While thousands of government workers are furloughed, News4 I-Team has learned Congressmen are not only receiving salaries, but are enjoying many perks that come with their jobs.
While thousands of government workers are furloughed, Congressmen are not only receiving salaries, but are enjoying many perks that come with their jobs.
Members of Congress get a $174,000 annual salary and benefits, which they will receive during the shutdown.
An underground subway that saves members of Congress the hike between their office and the U.S. House floor is still running, the News4 I-Team confirmed.
Congress' in-house physician is still on the job, as are the staff at the privately-run cafeterias, banks and idependently-operated Post Office at which members of Congress can grab a meal, cash a check or buy stamps within a short walk from their offices.
Members of Congress will also have access to approximately 180 free parking spots at Dulles International Airport and the Reagan National Airport, a Metropolitan Washington Airports Authority spokesperson told the News4 I-Team.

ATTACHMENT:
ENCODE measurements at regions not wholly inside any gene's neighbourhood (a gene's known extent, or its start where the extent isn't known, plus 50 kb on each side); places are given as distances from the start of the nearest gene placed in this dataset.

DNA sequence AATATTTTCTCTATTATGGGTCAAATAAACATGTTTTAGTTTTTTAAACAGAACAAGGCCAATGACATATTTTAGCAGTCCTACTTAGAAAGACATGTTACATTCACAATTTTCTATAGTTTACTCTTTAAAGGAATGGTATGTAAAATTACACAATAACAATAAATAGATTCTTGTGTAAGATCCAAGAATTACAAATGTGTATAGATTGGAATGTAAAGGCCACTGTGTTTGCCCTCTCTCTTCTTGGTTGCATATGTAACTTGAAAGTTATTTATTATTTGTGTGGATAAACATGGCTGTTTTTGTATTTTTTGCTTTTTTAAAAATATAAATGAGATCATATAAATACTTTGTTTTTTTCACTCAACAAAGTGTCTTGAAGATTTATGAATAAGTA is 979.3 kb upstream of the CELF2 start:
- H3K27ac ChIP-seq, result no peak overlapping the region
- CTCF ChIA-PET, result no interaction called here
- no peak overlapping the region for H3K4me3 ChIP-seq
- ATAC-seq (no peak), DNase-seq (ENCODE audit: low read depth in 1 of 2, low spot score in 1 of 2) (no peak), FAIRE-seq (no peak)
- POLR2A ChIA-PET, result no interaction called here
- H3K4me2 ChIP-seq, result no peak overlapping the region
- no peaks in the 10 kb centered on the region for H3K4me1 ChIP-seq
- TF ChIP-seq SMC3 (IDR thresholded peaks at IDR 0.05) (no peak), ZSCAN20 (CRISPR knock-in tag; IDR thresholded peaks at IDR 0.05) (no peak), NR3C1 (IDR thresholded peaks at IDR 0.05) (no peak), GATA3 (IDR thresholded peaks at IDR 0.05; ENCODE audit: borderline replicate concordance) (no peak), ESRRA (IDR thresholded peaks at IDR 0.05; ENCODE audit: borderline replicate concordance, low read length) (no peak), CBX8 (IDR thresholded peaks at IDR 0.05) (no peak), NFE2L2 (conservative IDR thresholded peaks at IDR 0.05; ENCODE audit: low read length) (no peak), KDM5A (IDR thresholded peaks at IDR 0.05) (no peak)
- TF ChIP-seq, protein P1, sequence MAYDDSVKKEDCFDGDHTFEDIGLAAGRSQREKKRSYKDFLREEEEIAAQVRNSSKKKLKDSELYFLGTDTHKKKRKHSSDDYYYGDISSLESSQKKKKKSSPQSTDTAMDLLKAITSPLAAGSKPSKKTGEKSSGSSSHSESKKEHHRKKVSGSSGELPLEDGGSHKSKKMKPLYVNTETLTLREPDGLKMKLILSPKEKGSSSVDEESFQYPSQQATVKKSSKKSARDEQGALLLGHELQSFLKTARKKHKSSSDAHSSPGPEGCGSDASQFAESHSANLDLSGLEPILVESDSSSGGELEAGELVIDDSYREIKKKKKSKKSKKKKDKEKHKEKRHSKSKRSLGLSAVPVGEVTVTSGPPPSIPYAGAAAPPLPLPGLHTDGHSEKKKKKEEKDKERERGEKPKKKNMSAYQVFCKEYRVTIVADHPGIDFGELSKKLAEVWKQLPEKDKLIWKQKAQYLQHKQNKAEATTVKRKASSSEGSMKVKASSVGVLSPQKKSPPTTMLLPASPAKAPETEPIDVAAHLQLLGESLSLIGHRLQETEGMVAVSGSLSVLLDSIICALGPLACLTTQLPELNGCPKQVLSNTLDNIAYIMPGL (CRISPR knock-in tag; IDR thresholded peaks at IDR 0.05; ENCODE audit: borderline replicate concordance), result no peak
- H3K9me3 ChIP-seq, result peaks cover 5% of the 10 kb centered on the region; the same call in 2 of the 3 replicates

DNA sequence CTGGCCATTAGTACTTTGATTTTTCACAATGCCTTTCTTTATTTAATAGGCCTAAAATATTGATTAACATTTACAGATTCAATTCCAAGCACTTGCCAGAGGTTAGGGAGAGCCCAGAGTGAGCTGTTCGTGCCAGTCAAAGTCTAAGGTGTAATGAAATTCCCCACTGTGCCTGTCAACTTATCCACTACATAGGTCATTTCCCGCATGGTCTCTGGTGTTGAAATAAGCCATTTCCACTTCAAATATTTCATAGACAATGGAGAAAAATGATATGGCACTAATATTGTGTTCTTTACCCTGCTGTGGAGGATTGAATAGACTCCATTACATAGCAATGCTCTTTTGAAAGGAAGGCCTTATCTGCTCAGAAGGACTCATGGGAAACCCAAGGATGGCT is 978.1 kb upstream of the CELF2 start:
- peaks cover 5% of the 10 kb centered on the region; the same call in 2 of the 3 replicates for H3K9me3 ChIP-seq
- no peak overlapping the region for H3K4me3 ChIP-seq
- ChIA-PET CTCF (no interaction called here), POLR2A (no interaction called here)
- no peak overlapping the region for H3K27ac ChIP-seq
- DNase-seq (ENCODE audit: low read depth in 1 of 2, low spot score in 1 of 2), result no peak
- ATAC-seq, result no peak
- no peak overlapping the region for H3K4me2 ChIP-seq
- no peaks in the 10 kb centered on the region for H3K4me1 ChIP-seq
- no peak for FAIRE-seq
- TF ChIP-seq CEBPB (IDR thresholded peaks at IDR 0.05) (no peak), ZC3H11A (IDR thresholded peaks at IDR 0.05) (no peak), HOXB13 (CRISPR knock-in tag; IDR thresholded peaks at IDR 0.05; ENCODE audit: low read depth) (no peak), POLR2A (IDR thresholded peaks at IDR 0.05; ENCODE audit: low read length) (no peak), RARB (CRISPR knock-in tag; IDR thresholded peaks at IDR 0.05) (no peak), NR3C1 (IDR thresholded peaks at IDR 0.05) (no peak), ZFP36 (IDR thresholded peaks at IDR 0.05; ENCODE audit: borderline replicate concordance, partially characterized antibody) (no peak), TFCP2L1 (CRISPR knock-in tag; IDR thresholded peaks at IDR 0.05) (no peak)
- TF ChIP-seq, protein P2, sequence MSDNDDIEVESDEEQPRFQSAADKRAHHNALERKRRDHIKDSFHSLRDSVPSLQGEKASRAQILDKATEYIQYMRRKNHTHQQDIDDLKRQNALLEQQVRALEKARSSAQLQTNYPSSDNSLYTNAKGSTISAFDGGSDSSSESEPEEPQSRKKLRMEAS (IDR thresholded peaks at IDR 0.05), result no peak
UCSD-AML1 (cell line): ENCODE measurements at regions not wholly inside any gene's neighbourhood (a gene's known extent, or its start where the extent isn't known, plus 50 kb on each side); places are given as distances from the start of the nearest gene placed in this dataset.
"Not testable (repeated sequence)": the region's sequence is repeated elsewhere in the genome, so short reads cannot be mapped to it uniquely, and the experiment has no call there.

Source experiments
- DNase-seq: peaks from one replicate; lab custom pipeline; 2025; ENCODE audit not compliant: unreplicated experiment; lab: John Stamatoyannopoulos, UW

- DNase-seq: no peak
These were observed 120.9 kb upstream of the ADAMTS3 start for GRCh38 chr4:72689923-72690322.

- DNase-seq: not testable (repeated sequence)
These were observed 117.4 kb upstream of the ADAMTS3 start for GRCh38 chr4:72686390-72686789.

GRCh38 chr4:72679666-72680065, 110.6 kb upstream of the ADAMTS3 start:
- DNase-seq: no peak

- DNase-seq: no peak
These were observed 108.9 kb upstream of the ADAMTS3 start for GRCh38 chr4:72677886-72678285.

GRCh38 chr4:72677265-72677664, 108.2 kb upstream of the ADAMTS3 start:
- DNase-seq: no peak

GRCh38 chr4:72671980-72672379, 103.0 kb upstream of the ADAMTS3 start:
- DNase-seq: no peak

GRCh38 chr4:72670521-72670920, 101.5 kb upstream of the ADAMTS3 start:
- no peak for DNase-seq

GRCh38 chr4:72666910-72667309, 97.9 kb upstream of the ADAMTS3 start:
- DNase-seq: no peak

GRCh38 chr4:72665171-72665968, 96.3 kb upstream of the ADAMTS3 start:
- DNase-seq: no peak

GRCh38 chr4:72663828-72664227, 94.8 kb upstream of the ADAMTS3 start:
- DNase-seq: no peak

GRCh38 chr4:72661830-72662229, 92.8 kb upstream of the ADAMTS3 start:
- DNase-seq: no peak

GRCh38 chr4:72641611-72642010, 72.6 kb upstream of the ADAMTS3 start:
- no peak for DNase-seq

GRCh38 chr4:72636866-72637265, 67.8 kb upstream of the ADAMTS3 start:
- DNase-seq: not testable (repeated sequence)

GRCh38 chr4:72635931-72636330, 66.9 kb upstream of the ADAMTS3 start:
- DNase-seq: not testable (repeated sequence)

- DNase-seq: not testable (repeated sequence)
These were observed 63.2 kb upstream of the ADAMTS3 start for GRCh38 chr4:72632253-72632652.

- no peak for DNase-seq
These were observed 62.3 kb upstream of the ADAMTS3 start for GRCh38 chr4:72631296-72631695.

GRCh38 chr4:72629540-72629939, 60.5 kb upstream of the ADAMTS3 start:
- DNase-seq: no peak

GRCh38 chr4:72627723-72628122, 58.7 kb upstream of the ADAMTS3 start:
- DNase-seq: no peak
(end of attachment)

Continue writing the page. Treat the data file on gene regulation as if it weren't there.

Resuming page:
The House recording studio, where members of Congress use tax money to help pay for the recording of cable TV shows for viewers in their districts, is also open. The Franking Commission, which reviews mass mailings and newsletters members of Congress send back home at taxpayer expense, is still running.
A House Administration Committee spokesperson said both the recording studio and the Franking Commission allow members of Congress to communicate with constituents.
David Williams with Alexandria-based Taxpaers Protection Alliance says these are "perks and benefits" that help congressmen get re-elected.
"When you talk about a recording studio, when you talk about mailing privileges .... this is about getting re-elected," Williams said.
Some operations, including the shoe-shine, barber and the House locksmith have shuttered operations during the shutdown. On last check Tuesday, elevator attendants were not on duty.
Also missing are some political aides and office staffers.
"Congressional staff are type-A personalities," former Senate staffer Brad Fitch, who worked through the last government shutdown, told News4. "They love their jobs, they don't do it for the pay. It's very hard to have to be told, 'You have to go home, you're not essential.'"
Sen. Sherrod Brown (D-Ohio) and Sen. Lindsey Graham (R-SC) are donating their salaries during the shutdown to charities.
A spokesperson said Rep. Eleanor Holmes Norton (D-D.C.) is keeping all staff on duty and has changed to electronic newsletter mailings to save money.